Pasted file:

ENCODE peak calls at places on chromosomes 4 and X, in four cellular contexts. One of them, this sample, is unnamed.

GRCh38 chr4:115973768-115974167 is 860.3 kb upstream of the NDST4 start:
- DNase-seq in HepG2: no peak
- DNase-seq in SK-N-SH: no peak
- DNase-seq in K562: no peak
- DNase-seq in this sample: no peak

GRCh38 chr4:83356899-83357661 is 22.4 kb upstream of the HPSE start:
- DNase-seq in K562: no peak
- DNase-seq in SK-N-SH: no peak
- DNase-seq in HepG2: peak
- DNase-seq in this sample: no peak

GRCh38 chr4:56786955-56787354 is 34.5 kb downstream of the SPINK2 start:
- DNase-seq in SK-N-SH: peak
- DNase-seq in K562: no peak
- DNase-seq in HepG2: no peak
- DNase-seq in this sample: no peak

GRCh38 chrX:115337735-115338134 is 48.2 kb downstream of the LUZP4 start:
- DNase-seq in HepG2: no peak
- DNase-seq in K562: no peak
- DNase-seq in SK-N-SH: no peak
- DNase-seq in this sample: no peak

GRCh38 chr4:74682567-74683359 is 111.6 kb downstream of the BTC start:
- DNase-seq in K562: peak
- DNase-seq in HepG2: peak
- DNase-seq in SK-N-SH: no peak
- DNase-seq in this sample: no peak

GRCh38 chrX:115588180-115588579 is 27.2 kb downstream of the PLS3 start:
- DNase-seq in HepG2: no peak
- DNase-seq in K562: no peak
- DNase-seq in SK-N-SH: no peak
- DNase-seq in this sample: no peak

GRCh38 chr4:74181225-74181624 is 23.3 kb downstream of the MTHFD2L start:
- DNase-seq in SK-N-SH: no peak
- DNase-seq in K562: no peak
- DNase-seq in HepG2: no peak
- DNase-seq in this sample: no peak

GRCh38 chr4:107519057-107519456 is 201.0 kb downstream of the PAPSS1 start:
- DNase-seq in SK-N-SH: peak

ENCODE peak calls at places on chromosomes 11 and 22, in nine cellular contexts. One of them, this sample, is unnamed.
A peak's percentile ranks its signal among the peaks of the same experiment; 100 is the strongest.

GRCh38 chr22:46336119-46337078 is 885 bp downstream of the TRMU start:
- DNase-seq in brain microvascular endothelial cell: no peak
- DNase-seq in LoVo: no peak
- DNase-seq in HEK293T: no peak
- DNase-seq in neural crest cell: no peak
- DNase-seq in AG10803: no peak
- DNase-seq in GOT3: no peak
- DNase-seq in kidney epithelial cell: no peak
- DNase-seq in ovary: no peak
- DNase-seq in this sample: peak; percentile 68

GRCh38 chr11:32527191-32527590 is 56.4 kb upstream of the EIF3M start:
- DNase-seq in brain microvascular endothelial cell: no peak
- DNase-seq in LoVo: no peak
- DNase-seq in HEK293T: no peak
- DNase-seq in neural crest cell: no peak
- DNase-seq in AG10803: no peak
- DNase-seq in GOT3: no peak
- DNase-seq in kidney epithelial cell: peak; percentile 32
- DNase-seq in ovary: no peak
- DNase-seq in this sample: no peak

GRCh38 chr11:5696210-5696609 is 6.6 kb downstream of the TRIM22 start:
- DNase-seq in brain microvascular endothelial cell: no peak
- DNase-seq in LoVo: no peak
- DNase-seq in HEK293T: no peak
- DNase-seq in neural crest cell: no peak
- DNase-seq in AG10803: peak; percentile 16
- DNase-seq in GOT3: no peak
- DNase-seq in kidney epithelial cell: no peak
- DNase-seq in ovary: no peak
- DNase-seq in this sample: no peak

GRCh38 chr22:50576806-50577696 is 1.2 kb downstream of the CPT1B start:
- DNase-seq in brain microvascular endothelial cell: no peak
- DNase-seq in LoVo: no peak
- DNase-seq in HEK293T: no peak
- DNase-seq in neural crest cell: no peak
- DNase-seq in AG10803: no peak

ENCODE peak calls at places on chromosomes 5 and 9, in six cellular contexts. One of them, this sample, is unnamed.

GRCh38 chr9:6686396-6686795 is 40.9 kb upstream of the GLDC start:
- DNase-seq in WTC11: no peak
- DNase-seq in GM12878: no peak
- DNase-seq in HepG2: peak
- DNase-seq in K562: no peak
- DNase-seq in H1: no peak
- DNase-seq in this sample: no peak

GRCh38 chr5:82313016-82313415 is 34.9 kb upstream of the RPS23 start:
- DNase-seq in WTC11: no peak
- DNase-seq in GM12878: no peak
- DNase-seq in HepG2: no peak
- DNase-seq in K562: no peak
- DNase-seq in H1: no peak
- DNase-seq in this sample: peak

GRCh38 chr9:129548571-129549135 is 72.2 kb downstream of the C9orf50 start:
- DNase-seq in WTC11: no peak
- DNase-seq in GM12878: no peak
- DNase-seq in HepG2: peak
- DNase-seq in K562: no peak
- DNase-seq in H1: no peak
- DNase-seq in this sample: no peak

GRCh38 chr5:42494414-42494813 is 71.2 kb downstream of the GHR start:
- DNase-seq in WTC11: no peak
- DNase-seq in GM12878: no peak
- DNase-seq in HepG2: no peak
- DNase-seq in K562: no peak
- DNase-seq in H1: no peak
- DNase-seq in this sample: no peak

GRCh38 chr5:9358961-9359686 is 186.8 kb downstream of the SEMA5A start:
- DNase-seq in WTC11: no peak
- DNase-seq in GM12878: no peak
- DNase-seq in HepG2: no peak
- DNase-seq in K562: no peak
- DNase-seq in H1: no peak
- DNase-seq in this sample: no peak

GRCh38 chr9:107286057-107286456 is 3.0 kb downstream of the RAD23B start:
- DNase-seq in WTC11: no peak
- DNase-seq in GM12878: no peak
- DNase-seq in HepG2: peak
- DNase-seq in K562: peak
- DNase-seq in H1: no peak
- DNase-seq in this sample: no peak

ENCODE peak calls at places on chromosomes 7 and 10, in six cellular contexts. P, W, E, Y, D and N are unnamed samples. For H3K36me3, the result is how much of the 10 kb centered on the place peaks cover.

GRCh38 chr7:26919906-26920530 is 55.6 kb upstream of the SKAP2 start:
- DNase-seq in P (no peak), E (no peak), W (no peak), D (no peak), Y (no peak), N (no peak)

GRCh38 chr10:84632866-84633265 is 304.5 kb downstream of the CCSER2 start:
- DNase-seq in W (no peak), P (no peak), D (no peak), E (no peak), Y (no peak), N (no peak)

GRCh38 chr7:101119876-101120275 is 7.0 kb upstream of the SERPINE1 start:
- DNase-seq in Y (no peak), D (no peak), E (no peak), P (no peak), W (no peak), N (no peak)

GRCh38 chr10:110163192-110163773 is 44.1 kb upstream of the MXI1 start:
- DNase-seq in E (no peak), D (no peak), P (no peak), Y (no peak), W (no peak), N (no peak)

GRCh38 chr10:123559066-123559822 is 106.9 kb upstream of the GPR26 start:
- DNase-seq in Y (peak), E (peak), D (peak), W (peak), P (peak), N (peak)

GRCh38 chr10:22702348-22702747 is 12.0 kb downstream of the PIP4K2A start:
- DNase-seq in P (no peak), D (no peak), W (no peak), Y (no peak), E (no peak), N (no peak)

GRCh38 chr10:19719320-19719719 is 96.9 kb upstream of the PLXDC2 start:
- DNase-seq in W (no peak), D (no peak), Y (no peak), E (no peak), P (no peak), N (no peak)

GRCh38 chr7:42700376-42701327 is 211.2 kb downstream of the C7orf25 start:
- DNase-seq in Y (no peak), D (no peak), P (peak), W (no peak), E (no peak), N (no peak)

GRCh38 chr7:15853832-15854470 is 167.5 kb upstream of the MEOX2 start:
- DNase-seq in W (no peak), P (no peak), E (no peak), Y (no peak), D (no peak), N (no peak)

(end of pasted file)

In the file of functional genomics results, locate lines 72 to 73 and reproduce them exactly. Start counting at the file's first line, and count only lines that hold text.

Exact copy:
- DNase-seq in brain microvascular endothelial cell: no peak
- DNase-seq in LoVo: no peak